The markets have recently been following reports that the rating agencies are set to raise Turkey’s credit rating. But nothing has actually happened. When asked “What needs to be done in order for the rating to be raised”, S & P Turkey Analyst Farouk Soussa said that he was very happy with developments. “Turkey is making significant progress,” he said. But he notes that there are risks from the global and current account deficits.
The world’s leading rating agencies are closing monitoring the economic programme that is being applied in Turkey. It is possible to see their rating evaluations in the reports they publish and the statements they make. But on the markets there are those who do not believe that Turkey’s rating matches developments in the economy. For this reason there are expectations of an increase in the rating from leading rating agencies, particularly Moody’s and Standard and Poor’s (S & P). S & P’s evaluation is particularly important.
S & P’s Turkey analyst Farouk Soussa clarified the matter by saying: “There will not be an increase in the rating in the near future.” He says that he believes that the Turkish economy has made significant progress in recent years, noting: “The most important progress can be seen in the success in managing the economy and this is continuing today. There has been progress in structural reforms.”
He also stresses the importance of making the Central Bank autonomous, reducing inflation and interest rates and the financial discipline shown by the Turkish government. Soussa says that, when looks at Turkey from the perspective of these developments, then the picture is overwhelmingly positive. But as it continues to make progress in these areas, Turkey still faces possible risks. Farouk Soussa says that the Turkish economy is still vulnerable to outside shocks in particular and that this will continue to be a problem as long as the current account deficit continues to be financed by borrowing.
S & P Turkey analyst Farouk Soussa explained S & P’s view of Turkey, the potential risks it faces in the future the possibility of an increase in the rating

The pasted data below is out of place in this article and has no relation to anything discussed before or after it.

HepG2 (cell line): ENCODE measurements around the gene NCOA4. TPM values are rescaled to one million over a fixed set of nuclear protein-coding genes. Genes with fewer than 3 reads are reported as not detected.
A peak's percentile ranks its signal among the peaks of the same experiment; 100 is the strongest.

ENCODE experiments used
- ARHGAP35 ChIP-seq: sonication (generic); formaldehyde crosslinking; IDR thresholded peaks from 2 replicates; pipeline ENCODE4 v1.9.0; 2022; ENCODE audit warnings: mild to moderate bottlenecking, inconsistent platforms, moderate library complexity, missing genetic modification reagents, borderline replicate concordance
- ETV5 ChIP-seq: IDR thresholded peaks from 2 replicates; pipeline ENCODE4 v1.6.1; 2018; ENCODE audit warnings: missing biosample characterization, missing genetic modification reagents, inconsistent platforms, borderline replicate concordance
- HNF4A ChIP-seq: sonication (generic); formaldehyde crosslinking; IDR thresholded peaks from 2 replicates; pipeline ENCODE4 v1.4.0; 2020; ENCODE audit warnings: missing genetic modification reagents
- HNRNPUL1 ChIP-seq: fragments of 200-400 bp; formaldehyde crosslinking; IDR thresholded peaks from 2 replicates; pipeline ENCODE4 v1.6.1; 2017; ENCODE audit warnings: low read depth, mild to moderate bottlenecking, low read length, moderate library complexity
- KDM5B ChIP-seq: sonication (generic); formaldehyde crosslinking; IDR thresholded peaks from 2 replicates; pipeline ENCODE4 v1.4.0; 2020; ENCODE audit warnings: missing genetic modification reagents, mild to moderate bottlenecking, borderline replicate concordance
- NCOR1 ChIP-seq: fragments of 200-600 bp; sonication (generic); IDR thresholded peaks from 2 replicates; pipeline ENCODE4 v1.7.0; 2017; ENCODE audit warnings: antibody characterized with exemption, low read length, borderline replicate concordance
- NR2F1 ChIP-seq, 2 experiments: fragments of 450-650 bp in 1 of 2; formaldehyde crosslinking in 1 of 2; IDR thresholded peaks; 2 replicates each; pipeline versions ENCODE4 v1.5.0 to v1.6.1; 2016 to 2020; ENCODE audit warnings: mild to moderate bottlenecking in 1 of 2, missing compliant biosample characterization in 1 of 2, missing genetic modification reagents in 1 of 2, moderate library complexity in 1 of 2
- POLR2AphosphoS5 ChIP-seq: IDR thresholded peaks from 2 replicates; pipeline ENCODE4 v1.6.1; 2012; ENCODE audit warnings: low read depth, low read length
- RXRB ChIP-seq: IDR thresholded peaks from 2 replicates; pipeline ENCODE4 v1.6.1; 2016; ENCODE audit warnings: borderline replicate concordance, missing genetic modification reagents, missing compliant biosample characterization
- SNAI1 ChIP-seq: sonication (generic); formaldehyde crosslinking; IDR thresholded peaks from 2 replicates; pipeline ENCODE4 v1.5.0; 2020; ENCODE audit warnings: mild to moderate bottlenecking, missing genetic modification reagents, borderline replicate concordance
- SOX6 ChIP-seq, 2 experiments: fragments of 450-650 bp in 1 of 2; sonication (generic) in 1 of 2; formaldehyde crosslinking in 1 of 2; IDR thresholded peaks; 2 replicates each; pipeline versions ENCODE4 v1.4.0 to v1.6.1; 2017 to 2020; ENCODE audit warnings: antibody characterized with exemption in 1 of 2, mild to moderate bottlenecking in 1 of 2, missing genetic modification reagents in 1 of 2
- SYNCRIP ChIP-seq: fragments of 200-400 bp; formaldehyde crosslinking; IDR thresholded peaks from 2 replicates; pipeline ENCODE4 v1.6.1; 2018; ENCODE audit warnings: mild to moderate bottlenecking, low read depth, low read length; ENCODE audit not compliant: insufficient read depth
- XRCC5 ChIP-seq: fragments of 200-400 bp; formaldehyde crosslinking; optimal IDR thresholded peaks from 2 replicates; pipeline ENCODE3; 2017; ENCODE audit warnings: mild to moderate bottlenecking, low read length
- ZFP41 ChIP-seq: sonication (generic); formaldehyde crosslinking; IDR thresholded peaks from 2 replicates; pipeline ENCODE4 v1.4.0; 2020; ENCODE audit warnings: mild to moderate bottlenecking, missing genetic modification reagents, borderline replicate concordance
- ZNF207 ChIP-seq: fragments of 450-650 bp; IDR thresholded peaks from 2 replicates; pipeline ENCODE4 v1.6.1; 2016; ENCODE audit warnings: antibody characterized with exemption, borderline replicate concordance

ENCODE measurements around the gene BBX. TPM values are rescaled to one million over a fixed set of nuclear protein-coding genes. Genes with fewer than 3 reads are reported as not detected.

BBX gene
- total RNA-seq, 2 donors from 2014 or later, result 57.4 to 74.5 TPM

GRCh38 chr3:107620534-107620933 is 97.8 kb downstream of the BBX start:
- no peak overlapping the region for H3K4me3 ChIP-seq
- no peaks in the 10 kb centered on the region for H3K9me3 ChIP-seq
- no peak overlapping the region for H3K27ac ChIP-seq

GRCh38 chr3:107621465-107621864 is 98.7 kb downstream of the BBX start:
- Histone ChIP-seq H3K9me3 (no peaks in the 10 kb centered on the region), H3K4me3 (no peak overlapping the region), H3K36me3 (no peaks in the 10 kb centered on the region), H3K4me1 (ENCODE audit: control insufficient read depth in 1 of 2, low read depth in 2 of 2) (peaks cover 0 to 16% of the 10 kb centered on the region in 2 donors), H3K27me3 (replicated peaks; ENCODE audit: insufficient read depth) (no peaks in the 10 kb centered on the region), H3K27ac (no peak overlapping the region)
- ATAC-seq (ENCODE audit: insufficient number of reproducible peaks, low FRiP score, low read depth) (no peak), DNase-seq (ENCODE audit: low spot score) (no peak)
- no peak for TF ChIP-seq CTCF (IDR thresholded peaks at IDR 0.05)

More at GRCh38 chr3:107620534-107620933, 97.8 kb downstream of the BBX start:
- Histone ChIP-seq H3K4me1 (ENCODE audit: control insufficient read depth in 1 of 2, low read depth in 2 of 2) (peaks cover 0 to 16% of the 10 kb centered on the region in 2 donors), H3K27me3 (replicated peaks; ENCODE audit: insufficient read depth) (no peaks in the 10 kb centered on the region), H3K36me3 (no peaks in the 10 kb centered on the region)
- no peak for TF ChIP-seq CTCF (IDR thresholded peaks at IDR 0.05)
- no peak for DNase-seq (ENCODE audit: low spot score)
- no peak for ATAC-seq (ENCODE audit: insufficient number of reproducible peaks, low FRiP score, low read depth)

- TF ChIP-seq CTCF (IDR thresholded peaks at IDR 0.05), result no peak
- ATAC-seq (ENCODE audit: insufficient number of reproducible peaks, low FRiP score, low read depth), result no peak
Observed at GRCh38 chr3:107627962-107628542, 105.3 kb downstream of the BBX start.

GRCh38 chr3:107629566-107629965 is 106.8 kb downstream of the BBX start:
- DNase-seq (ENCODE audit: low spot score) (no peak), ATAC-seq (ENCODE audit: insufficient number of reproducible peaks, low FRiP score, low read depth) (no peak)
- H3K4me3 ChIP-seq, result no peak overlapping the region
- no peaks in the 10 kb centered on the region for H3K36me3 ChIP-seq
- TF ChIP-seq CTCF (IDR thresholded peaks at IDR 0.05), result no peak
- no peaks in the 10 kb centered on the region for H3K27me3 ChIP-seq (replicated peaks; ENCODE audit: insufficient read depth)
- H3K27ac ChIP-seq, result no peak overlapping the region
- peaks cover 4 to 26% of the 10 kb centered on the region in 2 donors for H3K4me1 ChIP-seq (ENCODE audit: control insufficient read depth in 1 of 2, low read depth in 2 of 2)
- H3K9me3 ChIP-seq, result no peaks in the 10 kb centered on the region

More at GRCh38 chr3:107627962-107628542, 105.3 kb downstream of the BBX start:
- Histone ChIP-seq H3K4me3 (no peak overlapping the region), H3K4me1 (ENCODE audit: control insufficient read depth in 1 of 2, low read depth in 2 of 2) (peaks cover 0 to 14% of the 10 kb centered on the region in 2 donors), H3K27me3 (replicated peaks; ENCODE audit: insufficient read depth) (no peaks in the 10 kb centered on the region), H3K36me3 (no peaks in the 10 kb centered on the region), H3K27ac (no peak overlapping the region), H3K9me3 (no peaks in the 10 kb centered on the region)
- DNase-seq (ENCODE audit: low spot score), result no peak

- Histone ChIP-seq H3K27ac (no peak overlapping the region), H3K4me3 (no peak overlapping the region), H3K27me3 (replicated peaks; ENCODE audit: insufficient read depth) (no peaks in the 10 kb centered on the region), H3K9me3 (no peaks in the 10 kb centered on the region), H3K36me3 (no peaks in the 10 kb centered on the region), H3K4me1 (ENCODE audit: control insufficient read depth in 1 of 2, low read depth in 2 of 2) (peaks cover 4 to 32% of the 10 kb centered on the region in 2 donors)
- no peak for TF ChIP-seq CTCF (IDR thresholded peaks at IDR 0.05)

A NEW RATING INCREASE
After the agreement with the IMF we heard many things. In fact we were waiting for this agreement to move forward. Just on the government side there were technical issues related to the determination of priorities. But we had no doubt that the government would reach an agreement with the IMF. This was reflected in the credit rating we announced last August. Indeed at that time we were also optimistic about Turkey and the IMF reaching an agreement. This is the reason we raised Turkey’s credit rating last August.
But what is important at the moment is what is needed in order for the credit rating to be raised. As things stand, the standby agreement with the IMF will not have such an effect. We are looking for developments that will have an impact on the business environment as regards foreign investment, such as progress in making structural reforms, reducing the current account deficit, realizing the privatization programme, and -- in addition to the privatization programme -- structural changes that will increase direct foreign investment. There are the basic areas in which we want to see progress,
In addition, a natural upturn in the economy will always be a factor which can result in an increase in the rating. Developments such as Turkey’s continuing high growth rate maintaining the deflationary process, implementing economic reforms, and EU membership will naturally have an impact in terms of an increase in the credit rating. Raising Turkey’s credit rating is an ongoing story. But in order to see an imminent increase in our ratings there must be a significant improvement in the current account.
N. ASLI TEKİNAY